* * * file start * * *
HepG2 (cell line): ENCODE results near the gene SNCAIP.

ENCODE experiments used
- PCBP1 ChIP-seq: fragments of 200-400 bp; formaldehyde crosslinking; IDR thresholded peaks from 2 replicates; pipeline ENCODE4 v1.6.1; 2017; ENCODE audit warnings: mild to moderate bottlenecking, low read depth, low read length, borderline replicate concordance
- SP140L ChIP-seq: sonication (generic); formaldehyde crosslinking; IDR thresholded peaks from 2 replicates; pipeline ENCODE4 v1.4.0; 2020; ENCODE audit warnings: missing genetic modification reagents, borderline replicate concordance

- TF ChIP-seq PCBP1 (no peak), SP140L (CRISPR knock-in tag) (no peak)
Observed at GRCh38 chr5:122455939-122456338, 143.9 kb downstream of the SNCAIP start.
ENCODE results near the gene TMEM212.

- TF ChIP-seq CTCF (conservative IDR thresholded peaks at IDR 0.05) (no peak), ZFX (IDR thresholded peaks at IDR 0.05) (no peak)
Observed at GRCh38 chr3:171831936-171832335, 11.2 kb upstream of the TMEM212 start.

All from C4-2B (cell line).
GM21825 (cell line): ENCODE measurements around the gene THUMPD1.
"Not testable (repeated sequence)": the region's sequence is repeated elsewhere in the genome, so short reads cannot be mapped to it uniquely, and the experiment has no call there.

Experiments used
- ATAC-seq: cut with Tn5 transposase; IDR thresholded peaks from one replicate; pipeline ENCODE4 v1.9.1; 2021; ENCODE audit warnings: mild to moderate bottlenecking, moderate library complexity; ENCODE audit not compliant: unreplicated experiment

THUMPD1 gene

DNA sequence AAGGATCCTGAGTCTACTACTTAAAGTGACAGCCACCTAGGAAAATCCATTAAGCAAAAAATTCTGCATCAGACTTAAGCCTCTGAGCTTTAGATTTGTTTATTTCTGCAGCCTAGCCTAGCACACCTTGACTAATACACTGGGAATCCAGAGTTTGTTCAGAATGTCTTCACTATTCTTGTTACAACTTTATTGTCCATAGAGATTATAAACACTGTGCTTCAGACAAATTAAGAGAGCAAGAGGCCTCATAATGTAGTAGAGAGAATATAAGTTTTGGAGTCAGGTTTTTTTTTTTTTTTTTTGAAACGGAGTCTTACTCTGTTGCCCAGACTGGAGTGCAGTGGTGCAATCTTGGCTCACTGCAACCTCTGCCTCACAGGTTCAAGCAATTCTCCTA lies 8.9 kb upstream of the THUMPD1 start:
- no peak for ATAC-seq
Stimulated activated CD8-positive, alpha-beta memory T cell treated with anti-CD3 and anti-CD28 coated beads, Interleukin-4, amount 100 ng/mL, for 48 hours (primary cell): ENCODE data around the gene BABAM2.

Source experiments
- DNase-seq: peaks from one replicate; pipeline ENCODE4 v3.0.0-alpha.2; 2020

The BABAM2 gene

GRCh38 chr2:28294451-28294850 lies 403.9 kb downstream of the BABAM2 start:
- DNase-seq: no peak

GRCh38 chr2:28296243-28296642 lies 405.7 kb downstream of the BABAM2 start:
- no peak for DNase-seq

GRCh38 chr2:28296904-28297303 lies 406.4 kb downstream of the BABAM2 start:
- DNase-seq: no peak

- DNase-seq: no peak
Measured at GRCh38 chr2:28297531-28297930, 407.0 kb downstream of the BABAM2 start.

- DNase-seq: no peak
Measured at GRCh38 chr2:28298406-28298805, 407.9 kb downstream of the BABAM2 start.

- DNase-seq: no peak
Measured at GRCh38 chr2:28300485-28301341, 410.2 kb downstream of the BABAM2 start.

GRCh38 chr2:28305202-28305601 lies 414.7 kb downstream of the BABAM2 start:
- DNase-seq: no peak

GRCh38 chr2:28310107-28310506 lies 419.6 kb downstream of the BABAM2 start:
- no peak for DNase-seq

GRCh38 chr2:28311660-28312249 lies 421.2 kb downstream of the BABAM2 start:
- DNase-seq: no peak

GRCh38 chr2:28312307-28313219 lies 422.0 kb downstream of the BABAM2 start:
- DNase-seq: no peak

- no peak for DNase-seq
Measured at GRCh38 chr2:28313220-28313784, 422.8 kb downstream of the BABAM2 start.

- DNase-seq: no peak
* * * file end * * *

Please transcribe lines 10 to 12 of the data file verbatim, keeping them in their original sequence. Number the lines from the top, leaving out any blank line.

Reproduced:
All from C4-2B (cell line).
GM21825 (cell line): ENCODE measurements around the gene THUMPD1.
"Not testable (repeated sequence)": the region's sequence is repeated elsewhere in the genome, so short reads cannot be mapped to it uniquely, and the experiment has no call there.